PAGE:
Another report, National Security and the Threat of Climate Change, issued this past spring by a blue-ribbon panel of high-ranking admirals and generals, concluded that global climate change presents a serious national security threat which could impact Americans at home, impact United States military operations, and heighten global tensions.  This notion continues to gain credence among policymakers and the public.  The study recommended that we examine federal expenditures on climate change science, de-carbonized energy technology development, and implement mitigation and adaptation measures in the context of the potentially enormous consequences of climate change for society and environmental systems, and in the context of the magnitude and urgency of the project of bringing about a transformation of the energy system. 

Depending on whether one uses the $720 M million a day or the $280 million a day figure from the supplemental appropriations, the entire total climate change-related expenditures claimed by the administration over a seven-year period would equal the cost of 50-130 days of the war. The $7.4 billion claimed for the FY 2008 request would pay for 10-26 days of the war. 

Dissecting the $37 billion “climate-related activities”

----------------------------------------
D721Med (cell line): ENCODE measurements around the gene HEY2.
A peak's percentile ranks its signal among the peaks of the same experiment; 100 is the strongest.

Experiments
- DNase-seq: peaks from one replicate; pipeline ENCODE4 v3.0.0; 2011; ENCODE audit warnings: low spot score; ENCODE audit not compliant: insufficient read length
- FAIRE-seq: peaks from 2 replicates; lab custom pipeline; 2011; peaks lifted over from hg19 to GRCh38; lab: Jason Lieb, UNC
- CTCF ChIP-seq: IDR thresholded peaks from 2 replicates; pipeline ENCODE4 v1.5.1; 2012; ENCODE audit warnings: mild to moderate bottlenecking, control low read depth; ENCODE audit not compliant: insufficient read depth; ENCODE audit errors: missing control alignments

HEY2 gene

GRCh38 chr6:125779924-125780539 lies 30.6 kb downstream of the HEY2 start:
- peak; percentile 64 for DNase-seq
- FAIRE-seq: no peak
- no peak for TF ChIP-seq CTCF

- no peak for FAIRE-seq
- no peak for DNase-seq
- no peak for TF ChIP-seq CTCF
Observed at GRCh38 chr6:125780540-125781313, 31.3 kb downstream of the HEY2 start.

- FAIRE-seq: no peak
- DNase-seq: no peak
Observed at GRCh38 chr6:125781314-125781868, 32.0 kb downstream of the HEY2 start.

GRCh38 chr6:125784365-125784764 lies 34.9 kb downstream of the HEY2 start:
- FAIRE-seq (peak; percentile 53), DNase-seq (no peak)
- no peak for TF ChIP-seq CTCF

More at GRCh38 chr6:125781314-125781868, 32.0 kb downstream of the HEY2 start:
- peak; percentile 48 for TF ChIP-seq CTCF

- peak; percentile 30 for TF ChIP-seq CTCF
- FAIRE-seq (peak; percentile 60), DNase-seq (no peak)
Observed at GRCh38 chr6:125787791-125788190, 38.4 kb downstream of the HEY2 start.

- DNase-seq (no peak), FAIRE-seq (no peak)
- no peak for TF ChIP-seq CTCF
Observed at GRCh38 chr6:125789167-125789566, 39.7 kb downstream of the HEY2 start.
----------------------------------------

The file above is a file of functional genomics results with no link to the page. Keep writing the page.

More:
Though the $37 billion claim as presented on the official White House website is not referenced, it appears to be based on the annual Office of Management and Budget reports to Congress on climate change expenditures. The most recent is the Fiscal Year 2008 Report to Congress on Federal Climate Change Expenditures, transmitted in May 2007 to the Chairs and Ranking Members of the House and Senate Appropriations Committees.. An overall summary of these budget items for FY 2003 through the FY 2008 request is presented in this OMB_climate_expenditures_Table_8.pdf adapted from the report. (Title V, Section 585(b) of Public Law 109-102, the Foreign Operations, Export Financing, and Related Programs Appropriations Act, 2006, as carried forward under Public Law 110-5, requires the President to transmit a report to Congress on climate change expenditures within 60 days after transmittal of the President’s Budget. The President has delegated the responsibility for this report to the Director of the Office of Management and Budget.)